Bowers v Hardwick (1986) in which the judges upheld a ban on sodomy.

    Most of these decisions have since been overturned as Elite opinion on the matters changed, but that did little to protect people at the time.

    On the other hand, the judicial oligarchs have demonstrated long-running support for politically powerful groups.

    For example, in Santa Clara County v Southern Pacific Railroad Company (1886) they decided that the “rights” of the Fourteenth Amendment applied not only to natural persons but to corporations. Thus, attempts by the state to regulate the profits of railway monopolies were struck down because (in the opinion of the elite judges) they infringed the “right” of the railroad monopolies to charge (what the judges considered to be) a reasonable profit.

    This line of thinking continues to this day. Citizens United v. Federal Election Commission (2010) prohibits the restriction of independent expenditures on political communications not only for natural persons but for corporations. It interprets “freedom of speech” to include the “right” of corporations to buy politicians.

    And then there is Meyer v. Grant (1988) and Buckley v. American Constitutional Law Foundation, Inc. (1999) which struck down the repeated attempts by democratic states (those with initiative and referendum) to regulate the payment of petition collectors.

    And then there were such beauties as Lochner v New York (1905) in which the judges overturned state laws regulating working hours or minimum wages because these were held to infringe the “liberty” of workers to negotiate with employers who had an overwhelming bargaining advantage. Or Coppage v Kansas (1915) in which they overturned laws protecting workers’ rights to join a union because these were held to infringe the “liberty” of workers to negotiate with employers who banned union membership (“Yellow Dog Contracts”).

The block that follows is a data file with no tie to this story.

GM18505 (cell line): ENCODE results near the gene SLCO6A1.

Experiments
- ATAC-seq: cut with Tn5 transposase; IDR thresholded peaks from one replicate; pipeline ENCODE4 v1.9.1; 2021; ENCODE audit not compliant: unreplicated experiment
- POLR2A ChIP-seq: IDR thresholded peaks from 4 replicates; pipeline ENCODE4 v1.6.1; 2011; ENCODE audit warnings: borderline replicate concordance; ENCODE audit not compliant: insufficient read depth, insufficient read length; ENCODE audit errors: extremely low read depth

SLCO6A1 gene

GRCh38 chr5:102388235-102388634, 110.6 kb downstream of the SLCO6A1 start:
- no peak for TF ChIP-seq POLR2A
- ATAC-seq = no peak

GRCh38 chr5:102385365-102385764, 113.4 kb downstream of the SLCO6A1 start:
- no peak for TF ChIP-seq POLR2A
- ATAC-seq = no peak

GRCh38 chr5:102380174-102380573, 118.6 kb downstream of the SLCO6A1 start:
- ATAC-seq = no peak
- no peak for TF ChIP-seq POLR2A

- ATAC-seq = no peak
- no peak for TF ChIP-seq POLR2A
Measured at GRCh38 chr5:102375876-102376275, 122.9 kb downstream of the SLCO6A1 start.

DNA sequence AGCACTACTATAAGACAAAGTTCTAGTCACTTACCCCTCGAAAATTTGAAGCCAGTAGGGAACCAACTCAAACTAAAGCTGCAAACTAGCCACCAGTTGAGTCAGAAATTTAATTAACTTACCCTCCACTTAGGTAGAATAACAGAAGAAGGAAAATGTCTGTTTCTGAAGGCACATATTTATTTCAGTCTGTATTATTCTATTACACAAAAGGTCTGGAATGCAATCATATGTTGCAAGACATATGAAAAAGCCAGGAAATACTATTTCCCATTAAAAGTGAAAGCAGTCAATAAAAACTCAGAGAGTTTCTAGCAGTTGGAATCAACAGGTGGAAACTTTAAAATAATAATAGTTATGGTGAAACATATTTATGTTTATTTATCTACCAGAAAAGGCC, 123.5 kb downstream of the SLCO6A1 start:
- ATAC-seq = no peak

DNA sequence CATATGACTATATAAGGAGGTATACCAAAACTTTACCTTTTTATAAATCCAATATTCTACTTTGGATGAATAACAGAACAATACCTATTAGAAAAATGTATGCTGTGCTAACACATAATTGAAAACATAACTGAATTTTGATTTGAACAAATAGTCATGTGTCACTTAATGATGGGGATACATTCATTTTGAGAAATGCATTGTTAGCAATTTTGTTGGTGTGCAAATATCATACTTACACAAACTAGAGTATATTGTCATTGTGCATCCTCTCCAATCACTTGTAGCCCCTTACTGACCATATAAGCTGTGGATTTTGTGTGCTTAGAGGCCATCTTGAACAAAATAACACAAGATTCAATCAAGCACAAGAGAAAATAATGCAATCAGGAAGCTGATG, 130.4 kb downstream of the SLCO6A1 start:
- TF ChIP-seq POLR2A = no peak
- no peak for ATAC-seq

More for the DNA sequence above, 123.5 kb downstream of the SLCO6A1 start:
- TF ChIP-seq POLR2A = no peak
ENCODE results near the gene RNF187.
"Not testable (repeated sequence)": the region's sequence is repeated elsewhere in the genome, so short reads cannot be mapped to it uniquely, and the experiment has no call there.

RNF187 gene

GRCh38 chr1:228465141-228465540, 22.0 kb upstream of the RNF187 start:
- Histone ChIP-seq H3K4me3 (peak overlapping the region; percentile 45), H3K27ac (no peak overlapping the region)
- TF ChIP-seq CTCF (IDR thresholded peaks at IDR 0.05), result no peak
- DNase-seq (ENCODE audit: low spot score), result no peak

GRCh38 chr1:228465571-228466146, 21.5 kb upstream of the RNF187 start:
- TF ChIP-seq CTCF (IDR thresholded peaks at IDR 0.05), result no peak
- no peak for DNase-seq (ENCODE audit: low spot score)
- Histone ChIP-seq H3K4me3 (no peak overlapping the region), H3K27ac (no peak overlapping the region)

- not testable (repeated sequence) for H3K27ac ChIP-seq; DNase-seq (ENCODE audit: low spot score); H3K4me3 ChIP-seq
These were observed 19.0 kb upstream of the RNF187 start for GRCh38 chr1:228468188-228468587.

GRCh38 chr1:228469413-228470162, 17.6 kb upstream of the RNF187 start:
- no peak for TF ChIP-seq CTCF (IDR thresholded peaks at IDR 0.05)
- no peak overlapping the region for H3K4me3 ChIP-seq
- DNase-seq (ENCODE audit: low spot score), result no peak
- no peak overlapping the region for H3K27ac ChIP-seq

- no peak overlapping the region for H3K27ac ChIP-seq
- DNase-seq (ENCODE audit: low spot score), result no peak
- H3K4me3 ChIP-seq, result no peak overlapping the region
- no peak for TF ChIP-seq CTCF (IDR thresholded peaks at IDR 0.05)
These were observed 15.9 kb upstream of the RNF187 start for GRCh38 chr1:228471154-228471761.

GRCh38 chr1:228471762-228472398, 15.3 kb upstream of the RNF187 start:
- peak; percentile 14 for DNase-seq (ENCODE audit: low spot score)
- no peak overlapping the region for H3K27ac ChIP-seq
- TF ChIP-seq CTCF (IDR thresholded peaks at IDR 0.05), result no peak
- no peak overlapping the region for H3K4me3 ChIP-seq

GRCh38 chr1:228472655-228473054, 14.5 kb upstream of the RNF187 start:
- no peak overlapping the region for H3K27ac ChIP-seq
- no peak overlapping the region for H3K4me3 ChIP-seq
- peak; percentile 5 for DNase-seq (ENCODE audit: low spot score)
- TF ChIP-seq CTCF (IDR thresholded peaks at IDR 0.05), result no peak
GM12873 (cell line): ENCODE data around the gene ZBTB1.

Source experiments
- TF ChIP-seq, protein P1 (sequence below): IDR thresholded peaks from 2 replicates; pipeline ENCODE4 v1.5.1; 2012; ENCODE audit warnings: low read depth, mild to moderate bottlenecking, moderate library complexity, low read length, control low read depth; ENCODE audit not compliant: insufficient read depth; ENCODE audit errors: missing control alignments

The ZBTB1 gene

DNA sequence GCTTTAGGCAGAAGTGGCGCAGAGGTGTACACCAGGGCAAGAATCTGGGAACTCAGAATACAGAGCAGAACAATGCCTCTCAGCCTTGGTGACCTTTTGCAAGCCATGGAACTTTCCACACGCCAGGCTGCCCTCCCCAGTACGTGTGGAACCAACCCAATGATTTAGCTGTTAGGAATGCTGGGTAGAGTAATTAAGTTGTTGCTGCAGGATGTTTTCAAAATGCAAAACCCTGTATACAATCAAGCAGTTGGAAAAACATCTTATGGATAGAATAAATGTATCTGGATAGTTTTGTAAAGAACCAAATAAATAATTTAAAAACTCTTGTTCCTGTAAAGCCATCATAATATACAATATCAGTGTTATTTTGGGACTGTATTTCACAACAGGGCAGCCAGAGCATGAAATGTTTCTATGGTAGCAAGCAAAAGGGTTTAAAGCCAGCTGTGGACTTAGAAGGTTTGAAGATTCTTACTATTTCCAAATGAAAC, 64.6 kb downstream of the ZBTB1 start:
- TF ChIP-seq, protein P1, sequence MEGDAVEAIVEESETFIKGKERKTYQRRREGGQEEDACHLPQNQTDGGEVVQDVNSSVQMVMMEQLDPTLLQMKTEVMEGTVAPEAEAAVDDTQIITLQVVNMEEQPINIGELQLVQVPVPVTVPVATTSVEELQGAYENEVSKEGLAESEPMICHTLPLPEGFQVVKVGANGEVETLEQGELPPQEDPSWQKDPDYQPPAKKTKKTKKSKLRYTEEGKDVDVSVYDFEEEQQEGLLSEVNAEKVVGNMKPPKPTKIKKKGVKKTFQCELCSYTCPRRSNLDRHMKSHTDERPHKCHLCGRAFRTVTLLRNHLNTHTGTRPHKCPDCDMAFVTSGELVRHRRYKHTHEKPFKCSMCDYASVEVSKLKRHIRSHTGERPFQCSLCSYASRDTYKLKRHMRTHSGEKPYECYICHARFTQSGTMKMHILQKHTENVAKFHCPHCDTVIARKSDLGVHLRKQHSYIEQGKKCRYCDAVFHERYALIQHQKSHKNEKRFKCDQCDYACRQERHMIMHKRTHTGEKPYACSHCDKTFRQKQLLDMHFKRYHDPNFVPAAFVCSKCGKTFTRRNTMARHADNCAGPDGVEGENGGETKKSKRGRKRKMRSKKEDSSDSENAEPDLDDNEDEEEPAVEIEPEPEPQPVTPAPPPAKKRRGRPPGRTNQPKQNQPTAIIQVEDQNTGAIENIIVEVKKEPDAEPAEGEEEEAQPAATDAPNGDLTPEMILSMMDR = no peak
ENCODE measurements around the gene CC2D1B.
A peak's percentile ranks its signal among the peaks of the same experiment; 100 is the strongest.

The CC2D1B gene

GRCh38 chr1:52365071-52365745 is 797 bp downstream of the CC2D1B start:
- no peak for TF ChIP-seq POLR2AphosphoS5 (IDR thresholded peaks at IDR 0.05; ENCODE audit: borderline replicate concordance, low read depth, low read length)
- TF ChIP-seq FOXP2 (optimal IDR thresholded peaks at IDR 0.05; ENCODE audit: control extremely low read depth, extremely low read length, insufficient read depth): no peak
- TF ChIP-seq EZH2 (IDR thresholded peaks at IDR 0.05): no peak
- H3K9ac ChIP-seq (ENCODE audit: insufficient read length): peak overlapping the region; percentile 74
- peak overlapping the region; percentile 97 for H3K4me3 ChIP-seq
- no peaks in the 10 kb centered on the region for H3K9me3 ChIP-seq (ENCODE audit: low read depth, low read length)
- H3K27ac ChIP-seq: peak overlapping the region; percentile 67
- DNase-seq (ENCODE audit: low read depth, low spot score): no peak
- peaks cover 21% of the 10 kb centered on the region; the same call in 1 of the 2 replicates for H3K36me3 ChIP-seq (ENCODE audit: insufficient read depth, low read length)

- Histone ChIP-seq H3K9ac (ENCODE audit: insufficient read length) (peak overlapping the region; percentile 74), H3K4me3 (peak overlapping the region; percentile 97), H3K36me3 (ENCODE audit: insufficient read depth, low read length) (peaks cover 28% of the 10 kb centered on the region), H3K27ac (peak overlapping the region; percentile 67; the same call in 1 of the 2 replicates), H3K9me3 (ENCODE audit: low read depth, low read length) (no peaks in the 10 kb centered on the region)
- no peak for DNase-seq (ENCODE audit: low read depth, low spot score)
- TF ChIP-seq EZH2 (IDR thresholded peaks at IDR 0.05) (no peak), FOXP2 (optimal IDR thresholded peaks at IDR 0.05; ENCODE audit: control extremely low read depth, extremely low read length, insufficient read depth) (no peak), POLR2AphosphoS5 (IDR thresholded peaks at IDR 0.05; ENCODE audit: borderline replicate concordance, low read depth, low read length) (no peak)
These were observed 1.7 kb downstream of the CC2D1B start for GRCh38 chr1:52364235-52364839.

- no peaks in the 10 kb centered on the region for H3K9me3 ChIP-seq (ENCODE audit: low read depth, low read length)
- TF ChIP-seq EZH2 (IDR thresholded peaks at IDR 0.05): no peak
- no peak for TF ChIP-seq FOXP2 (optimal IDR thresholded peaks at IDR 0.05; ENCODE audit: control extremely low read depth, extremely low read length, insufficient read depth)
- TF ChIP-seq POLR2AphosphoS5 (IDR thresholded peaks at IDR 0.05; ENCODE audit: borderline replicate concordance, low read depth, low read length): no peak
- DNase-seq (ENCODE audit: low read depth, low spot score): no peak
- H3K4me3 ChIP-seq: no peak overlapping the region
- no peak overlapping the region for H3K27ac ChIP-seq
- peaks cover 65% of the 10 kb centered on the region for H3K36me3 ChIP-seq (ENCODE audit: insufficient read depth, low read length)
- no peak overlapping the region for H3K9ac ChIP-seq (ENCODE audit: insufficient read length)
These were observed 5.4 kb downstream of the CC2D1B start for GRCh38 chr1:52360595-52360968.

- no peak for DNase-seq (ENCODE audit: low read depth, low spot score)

As the famous US judge Billings Learned Hand once observed:

    “[Judges] wrap up their veto in a protective veil of adjectives such as ‘arbitrary’, ‘artificial’, ‘normal’, ‘reasonable’, ‘inherent’, ‘fundamental’, or ‘essential’, whose office usually, though quite innocently, is to disguise what they are doing and impute to it a derivation far more impressive than their personal preferences, which are all that in fact lie behind the decision. . . . .

    “If we do need a third chamber it should appear for what it is, and not as the interpreter of inscrutable principles.”

    • Even more happier:
      AJ is appealing the decision in the Wagner case.

      Ive been trying to tell you guys the BB Wolf has been seen coming down the road.
      and yet some yesterday were asking, what happened??
      as they teach in business school, its best to leave those wondering- perplexed.

  6. The Coal/gas lobby must be one of the strongest ones in Australia at the moment. The logic appears to be clear – get as much as you can out of the ground and sell it before demand/prices go into freefall. If you can lock in some mugs for long term supply contracts, great. Explains lots of current arguments for gas, coal and against renewables. Support for Snowy 2 is interesting as it is being sold as solution coming soon. Looks like a solution that can be slowed down / delayed indefinitely.